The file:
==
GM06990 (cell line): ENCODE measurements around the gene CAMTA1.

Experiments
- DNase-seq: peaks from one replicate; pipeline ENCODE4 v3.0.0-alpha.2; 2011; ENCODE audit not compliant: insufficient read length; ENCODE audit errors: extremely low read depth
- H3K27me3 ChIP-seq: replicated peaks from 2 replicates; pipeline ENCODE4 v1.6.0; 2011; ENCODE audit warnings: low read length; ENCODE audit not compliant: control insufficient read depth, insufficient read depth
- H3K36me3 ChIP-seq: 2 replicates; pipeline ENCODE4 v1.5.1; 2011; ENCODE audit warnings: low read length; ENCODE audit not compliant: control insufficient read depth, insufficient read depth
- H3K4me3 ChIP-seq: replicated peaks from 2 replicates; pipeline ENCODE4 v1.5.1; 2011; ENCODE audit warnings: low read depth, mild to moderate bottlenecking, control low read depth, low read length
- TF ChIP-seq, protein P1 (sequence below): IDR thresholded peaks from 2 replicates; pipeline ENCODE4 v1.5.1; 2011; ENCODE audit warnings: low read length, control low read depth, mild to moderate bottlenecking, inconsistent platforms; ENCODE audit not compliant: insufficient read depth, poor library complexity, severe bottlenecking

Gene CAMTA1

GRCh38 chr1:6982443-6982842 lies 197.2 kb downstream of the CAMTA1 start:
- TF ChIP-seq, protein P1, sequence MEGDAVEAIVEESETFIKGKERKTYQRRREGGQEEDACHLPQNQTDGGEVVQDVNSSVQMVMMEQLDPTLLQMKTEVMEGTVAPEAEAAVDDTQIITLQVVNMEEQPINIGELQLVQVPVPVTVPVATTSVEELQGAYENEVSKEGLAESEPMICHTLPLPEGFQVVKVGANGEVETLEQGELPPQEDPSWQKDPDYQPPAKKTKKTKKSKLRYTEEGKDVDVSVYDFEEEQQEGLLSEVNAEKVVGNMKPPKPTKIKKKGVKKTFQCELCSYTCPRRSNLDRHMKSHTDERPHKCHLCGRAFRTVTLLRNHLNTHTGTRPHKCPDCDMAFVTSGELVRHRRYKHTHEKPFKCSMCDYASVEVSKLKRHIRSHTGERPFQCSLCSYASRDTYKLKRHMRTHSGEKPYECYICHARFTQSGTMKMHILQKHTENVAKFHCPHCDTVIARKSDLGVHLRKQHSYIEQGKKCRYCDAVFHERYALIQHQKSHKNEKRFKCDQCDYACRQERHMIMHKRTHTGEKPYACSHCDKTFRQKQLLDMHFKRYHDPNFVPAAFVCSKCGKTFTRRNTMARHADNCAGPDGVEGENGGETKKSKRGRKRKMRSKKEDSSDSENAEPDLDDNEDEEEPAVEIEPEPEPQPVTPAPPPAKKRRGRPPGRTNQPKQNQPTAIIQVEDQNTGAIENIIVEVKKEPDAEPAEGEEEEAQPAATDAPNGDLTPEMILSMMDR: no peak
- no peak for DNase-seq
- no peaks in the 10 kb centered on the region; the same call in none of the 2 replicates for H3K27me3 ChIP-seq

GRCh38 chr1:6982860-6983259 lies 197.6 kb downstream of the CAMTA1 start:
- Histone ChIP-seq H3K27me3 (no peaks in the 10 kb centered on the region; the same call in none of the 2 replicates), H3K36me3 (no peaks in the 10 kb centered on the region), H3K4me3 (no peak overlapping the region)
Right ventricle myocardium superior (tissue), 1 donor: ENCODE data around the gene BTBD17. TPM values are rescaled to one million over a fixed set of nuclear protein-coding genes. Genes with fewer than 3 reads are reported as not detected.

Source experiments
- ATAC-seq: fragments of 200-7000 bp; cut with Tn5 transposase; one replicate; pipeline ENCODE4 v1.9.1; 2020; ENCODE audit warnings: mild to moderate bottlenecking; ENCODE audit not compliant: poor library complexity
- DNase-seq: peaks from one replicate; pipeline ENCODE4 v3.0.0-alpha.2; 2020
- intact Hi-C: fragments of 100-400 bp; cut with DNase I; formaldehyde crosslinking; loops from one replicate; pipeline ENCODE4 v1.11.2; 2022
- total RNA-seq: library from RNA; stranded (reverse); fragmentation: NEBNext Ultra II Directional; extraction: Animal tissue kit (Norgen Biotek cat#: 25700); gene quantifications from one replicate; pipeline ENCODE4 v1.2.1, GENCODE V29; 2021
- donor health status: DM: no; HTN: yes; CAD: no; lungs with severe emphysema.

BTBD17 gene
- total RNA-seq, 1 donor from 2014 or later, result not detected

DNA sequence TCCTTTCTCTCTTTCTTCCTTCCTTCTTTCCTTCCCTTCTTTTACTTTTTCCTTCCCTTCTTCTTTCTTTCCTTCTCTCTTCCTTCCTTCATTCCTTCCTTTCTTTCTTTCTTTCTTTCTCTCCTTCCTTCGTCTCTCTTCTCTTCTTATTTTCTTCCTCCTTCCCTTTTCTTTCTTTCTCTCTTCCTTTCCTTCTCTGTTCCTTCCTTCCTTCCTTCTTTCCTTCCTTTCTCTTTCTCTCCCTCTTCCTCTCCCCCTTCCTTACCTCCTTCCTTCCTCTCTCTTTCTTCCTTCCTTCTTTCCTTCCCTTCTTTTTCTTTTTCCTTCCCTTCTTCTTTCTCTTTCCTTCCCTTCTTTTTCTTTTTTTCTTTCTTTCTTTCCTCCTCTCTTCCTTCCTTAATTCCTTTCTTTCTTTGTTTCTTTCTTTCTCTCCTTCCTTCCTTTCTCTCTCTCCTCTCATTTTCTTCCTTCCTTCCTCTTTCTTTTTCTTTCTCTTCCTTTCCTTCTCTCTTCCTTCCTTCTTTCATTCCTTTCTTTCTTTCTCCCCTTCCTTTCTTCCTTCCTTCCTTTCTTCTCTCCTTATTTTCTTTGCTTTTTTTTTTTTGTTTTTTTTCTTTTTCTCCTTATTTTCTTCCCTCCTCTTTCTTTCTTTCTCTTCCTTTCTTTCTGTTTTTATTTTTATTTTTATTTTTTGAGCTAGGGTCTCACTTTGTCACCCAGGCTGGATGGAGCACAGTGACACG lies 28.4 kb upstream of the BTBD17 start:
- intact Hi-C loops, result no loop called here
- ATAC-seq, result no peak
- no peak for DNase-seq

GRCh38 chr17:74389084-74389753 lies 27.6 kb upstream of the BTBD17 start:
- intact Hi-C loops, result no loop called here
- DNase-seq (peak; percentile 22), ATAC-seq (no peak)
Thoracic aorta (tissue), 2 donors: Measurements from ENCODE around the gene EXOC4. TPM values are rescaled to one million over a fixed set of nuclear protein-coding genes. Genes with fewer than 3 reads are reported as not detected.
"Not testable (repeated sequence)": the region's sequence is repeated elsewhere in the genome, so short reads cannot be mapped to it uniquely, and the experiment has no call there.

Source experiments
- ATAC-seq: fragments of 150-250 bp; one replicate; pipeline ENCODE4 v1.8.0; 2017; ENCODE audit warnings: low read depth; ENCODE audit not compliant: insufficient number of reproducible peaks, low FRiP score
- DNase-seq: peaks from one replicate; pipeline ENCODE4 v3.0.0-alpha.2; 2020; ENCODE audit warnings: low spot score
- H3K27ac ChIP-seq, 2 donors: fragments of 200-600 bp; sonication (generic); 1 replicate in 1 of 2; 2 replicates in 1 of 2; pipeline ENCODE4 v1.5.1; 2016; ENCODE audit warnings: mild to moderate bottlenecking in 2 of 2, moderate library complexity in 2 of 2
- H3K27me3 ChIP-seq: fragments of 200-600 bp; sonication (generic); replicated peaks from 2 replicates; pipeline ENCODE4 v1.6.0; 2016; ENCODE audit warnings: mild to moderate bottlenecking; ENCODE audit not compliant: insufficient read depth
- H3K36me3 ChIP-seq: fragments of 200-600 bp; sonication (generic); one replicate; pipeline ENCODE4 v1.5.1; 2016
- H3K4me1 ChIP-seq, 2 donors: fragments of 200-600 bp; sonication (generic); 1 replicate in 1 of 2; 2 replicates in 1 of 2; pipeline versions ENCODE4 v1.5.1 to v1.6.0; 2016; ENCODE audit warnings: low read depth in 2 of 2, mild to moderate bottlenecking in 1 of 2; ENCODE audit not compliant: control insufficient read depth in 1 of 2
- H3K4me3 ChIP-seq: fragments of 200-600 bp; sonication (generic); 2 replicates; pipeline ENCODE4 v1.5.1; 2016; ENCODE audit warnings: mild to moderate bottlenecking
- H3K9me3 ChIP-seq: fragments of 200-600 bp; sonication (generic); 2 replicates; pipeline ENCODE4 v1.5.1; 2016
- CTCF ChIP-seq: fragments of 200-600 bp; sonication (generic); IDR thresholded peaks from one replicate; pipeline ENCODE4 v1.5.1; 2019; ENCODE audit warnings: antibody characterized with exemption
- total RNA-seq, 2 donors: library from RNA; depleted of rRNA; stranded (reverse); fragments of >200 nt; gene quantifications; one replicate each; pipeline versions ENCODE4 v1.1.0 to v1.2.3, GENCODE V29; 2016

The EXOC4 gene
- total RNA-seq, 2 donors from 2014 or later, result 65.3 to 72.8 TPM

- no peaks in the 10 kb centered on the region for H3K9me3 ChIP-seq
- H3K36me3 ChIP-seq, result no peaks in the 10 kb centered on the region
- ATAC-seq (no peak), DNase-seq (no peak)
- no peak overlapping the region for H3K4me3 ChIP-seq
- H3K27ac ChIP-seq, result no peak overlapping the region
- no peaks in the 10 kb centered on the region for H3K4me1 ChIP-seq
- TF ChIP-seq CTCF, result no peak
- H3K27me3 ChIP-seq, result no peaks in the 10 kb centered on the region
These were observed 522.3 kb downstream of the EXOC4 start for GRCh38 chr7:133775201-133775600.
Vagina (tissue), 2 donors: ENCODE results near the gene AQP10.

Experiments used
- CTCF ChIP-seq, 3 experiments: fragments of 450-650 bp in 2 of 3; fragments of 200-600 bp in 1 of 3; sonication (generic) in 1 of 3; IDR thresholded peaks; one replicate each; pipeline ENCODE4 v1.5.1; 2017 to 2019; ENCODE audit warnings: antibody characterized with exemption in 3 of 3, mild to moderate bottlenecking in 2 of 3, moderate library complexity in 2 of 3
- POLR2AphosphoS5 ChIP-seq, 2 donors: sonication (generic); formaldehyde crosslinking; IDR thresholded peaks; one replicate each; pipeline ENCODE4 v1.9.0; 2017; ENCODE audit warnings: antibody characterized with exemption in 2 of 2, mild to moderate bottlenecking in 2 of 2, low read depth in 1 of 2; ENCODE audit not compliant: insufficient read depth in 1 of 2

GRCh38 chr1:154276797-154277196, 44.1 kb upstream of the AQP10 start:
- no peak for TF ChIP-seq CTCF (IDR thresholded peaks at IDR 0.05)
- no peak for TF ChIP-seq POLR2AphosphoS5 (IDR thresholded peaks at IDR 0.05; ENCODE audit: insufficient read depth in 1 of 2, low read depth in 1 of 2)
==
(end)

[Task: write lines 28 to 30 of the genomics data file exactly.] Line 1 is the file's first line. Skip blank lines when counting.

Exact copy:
GRCh38 chr17:74389084-74389753 lies 27.6 kb upstream of the BTBD17 start:
- intact Hi-C loops, result no loop called here
- DNase-seq (peak; percentile 22), ATAC-seq (no peak)